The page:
Ah, testicles. So mysterious! So enigmatic! Why do they look like that? How do they work? The testes are an enigma to most women. Thankfully, an evolutionary psychologist and a pair of female researchers have stepped forward to answer the question: “Yo, what’s up with testicles?” In this month’s Evolutionary Psychology, Gordon Gallup, Mary Finn, and Becky Sammis explain the evolution of the testes. Find out wassup with the sack after the jump!
Why are testes designed the way they are? Smart people in white coats have been scratching their heads over why human testicles descended for years. After all, not all beasts are constructed thusly. For example, elephant testicles are hidden away inside the body, protecting them. Why are human males danglers? One theory is that testicles descended from the body for the purpose of “showing off,” like peacock feathers. In theory, the bigger the scrotum, the greater likelihood of reproductive success.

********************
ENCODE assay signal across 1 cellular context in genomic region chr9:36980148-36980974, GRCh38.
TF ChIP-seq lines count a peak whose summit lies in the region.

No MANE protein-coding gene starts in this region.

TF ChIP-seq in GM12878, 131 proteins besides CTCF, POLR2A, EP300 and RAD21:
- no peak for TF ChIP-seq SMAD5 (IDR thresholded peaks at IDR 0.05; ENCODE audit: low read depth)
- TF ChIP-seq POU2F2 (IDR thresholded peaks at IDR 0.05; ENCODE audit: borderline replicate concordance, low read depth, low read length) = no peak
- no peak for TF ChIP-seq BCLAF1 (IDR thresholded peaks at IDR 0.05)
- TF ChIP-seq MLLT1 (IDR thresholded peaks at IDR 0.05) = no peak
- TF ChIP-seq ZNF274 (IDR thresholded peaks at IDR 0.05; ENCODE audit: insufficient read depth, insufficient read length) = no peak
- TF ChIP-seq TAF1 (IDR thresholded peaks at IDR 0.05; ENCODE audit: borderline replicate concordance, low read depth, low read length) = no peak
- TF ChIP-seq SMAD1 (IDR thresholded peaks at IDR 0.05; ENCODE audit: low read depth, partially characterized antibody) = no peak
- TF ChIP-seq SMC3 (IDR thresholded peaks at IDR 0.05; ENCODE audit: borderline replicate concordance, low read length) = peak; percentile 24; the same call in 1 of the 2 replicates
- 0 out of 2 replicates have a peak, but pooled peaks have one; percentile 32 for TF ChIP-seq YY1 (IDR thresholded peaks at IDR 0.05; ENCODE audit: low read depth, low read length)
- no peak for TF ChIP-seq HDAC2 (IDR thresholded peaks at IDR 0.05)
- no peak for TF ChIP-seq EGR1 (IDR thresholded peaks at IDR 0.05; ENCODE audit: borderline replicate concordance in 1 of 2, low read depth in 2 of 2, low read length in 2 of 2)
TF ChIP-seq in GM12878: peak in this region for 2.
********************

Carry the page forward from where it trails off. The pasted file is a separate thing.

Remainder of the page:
Turns out, that’s not the case. If that were true, guys would have grown some really big balls over the years. “[W]e would expect to see scrotal testicles becoming increasingly elaborate and dangly over the course of evolution, not to mention women should display a preference for males toting around the most ostentatious scrotal baggage.” Happily, that’s not what happened.
In reality, the scrotum serves as a production facility and “cold storage” for sperm, which likes to chill where it’s coolest. Descended testes keep the sperm cool, moving the happy sack away from the body. The temperature inside the scrotal zone is 2.5 to 3 degrees Celsius lower than the rest of the body. When the chilly semen fridge comes into contact with a vagina, the heat “activates” the exposed testes, “radically jumpstart[ing] sperm that have been hibernating in the cool, airy scrotal sack.”
It’s only when encountering the vagina that the exposed testicles really get busy, “temporarily making [sperm] frenetic and therefore enabling them to acquire the necessary oomph to penetrate the cervix and to reach the fallopian tubes.”
And dudes thought they were doing it all on their own. [Scientific American]
Original by Susannah Breslin